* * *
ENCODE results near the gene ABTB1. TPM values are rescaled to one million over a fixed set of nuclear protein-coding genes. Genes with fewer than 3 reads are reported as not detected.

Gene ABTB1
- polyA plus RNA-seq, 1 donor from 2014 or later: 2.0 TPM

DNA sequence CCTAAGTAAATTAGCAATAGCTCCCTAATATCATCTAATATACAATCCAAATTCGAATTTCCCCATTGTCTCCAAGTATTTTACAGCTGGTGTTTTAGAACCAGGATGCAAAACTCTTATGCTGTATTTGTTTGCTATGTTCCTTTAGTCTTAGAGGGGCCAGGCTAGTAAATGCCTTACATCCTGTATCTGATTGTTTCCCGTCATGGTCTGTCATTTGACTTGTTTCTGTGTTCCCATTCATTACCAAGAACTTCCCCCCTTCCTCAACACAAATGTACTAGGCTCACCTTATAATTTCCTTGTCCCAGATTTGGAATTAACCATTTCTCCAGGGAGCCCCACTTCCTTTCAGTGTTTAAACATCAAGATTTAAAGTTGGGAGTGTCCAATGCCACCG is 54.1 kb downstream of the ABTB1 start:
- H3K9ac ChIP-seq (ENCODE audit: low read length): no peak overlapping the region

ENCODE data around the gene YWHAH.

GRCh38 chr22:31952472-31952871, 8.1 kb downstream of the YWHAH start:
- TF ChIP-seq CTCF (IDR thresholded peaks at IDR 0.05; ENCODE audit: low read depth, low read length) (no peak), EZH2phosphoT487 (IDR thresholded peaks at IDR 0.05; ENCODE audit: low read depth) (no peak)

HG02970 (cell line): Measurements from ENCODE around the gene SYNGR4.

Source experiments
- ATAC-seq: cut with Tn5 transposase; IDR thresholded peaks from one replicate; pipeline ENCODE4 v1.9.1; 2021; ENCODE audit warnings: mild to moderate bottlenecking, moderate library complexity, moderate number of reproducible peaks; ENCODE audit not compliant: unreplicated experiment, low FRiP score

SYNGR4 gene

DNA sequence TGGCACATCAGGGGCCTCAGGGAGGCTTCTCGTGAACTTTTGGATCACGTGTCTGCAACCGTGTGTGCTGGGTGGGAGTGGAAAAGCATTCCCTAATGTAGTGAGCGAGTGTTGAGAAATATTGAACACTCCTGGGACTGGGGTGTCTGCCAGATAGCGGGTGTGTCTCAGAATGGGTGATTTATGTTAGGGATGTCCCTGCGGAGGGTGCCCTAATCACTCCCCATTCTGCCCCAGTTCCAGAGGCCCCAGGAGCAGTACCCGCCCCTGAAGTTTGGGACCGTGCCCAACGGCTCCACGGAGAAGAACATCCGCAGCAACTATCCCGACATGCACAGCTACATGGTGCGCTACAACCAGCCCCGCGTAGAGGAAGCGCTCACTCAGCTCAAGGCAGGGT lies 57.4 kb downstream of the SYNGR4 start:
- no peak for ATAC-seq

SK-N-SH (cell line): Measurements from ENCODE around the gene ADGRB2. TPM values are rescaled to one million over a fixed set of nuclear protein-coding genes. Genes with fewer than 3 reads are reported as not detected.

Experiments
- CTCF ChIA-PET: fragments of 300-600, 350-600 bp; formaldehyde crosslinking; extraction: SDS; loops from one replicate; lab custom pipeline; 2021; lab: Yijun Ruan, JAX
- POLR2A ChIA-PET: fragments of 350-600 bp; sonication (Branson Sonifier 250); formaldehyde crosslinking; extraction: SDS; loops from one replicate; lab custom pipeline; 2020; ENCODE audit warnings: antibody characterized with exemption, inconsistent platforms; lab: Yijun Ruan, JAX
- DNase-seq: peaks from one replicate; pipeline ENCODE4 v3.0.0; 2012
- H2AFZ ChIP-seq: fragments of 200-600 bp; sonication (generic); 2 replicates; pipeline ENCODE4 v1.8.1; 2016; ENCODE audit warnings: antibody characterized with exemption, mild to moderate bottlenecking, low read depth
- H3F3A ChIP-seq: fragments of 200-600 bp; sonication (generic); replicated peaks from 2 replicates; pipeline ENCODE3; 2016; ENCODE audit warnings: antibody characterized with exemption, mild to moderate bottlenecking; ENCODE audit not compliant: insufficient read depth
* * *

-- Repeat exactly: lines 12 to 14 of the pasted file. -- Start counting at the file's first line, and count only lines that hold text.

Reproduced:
SYNGR4 gene

DNA sequence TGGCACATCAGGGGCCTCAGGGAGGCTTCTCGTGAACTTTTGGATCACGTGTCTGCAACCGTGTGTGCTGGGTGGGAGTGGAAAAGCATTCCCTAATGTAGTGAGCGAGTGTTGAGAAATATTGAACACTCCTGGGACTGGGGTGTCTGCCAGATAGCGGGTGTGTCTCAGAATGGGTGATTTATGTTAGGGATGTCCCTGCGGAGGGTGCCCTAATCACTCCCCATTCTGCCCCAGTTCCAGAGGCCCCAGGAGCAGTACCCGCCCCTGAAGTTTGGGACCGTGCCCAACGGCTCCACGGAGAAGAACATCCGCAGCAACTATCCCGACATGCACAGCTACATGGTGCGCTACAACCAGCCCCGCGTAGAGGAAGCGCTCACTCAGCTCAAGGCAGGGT lies 57.4 kb downstream of the SYNGR4 start:
- no peak for ATAC-seq